In your teaching you are encouraged to ask your students to engage with the text in a dialogical way, to explore and interpret it, to share their own interpretation and to listen to that of others before they engage with the way the text might relate to a topic or unit of work being studied.

Structure of the commentary:

The world behind the text

See the general introduction to Mark

The world of the text

Text & textual features

Characters & setting

Ideas/phrases/concepts

Questions for the teacher

The world in front of the text

Questions for the teacher

Meaning for today/challenges

Church interpretations & usage

The World Behind the Text

See general introduction to Mark.

The world of the text

Text & textual features

The account, structured as a narrative, has been referred to historically by different titles included Agony in the Garden and Betrayal in the Garden. It’s title here, Jesus prays in Gethsemane, directs us to the content of the story.

 

The passage has two settings: in time, the event occurs in the days before Jesus’ crucifixion and immediately after Jesus’ celebration of the Passover (Last Supper); geographically it occurs on the Mount of Olives in a garden named Gethsemane. 

This is perhaps the best example of a passage which shows, most vividly, Jesus’ vulnerability. Up to this moment, Jesus has made clear he will suffer and die; in this passage we see the fear that comes with this knowledge. Jesus ‘distressed’, ‘agitated’ and ‘deeply grieved, even to death’ asks his friends to ‘keep awake’. This may be an allusion to the parable (Mark 13:32-37) which calls for the need to stay awake and be ready for coming of the Kingdom.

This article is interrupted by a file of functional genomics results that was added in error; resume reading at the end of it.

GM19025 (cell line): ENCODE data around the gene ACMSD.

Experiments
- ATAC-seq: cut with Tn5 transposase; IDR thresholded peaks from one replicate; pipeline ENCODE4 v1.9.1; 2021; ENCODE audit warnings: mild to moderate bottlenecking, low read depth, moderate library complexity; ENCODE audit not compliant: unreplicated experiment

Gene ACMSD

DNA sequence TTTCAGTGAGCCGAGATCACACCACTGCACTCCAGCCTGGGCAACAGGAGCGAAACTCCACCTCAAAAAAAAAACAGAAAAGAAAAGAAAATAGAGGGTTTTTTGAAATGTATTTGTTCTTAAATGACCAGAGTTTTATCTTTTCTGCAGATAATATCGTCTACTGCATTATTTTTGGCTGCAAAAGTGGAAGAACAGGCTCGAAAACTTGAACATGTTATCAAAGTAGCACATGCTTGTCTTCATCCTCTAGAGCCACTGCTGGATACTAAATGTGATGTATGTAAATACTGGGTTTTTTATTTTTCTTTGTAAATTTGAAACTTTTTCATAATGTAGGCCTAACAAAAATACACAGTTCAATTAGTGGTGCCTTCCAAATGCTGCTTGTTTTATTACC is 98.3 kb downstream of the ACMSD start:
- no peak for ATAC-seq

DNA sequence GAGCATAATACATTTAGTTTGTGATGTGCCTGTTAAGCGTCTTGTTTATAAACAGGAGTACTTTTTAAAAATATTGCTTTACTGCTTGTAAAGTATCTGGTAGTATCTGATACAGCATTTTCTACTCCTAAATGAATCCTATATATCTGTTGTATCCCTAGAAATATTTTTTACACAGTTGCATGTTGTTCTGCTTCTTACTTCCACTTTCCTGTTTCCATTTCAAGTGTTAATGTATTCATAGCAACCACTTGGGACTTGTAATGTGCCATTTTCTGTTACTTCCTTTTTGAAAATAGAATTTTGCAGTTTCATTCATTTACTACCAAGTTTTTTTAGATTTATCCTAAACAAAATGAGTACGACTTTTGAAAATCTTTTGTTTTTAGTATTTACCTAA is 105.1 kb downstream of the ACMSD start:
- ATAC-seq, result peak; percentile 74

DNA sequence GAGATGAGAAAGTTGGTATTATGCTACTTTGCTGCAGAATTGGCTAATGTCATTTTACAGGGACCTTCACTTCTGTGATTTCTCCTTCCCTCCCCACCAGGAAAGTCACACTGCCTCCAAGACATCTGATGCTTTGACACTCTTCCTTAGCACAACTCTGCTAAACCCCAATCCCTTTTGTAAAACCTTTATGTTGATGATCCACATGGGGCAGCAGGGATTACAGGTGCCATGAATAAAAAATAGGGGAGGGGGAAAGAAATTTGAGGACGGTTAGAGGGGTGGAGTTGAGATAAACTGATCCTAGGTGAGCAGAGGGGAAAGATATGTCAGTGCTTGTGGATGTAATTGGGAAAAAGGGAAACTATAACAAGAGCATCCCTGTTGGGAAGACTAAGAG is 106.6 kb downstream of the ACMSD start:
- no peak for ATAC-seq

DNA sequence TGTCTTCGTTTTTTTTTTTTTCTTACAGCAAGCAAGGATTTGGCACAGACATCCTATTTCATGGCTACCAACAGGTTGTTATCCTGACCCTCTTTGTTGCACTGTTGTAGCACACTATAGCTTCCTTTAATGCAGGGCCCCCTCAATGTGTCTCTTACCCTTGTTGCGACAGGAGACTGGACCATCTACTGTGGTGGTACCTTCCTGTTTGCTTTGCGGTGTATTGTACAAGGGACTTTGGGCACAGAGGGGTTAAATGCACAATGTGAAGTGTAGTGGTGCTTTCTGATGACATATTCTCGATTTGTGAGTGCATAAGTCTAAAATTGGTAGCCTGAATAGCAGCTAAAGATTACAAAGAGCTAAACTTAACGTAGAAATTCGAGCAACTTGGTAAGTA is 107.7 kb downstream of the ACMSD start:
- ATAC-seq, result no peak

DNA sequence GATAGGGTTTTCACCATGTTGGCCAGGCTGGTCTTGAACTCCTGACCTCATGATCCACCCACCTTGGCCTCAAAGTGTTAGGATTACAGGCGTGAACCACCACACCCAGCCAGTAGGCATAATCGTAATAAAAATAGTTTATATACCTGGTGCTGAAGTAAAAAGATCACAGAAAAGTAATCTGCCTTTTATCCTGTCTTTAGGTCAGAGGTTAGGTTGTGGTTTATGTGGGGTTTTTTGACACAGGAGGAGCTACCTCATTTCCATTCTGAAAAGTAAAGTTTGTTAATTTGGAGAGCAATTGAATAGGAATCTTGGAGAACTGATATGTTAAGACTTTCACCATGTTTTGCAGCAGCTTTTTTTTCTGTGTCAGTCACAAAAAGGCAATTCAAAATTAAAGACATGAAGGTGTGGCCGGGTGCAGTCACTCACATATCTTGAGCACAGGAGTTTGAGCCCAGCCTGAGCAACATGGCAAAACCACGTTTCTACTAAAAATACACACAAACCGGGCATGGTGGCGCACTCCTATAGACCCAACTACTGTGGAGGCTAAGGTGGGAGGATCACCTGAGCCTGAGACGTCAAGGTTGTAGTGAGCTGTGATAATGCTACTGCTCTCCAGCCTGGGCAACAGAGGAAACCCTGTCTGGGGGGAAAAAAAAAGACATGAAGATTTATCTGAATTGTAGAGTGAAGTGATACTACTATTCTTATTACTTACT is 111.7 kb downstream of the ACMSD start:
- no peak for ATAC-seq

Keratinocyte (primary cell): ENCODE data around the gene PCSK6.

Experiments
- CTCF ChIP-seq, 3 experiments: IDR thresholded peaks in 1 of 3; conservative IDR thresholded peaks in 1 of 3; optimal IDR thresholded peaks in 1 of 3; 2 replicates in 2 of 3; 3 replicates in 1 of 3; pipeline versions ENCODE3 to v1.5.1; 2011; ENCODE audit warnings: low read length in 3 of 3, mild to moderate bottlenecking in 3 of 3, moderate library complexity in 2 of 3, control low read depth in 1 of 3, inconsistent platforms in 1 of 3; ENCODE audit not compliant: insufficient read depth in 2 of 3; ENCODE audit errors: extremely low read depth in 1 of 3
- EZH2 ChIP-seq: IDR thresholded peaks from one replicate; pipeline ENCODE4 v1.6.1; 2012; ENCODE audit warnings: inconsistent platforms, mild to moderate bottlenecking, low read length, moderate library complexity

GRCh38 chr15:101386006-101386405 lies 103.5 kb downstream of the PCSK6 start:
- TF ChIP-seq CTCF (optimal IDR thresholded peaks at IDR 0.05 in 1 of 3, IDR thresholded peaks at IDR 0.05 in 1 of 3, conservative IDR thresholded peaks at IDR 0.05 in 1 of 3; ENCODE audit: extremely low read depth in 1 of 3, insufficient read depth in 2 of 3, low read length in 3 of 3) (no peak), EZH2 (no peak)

Jesus prays, calling God ‘Abba’ – the Aramaic word for Father and in this usage, an intimate term – to take this cup away from him, showing his humanity. Yet even in this, Jesus says that if that is truly what God wants then so be it. 

To Jesus’ great disappointment, each of the three times he comes back to his friends he finds them asleep. This three-fold failure again alludes the three-fold denial Peter will make shortly. Let down in this moment by those who should have been closest to him, those to whom he has trusted his most intimate sense of self, Jesus seems to submit to what is to come and the Passion story unfolds. Indeed, in the last sentence Jesus says to Peter, James and John, “get up, let us be going”.  Despite their failures and weakness, they are invited to follow Jesus on this final journey as he moves toward the cross.

Characters & Setting

Peter, James and John
The discipleship circle is made up of different groups: the twelve, reminiscent of the 12 tribes of Israel, and the wider, larger circle, inclusive of men and women. These three, Peter, James and John form an inner circle of the 12: taken with Jesus for ‘special’ teaching, they were with him at the transfiguration and the raising up of Jairus’ daughter. They, therefore, form a tight core ‘leadership’ group close to Jesus. That they would fail him at his hour of need, is, consistent with Mark’s overall view of the 12: they do not understand either who Jesus is or the demands of discipleship.

Simon
Simon, also known as Simon Peter, and just Peter, a name given to him when he becomes a disciple. Note the strange, inconsistent, use of his name in the passage: that Mark says that Jesus calls him Simon may be to heighten attention to the fact that he still seems not to understand what being a disciple means.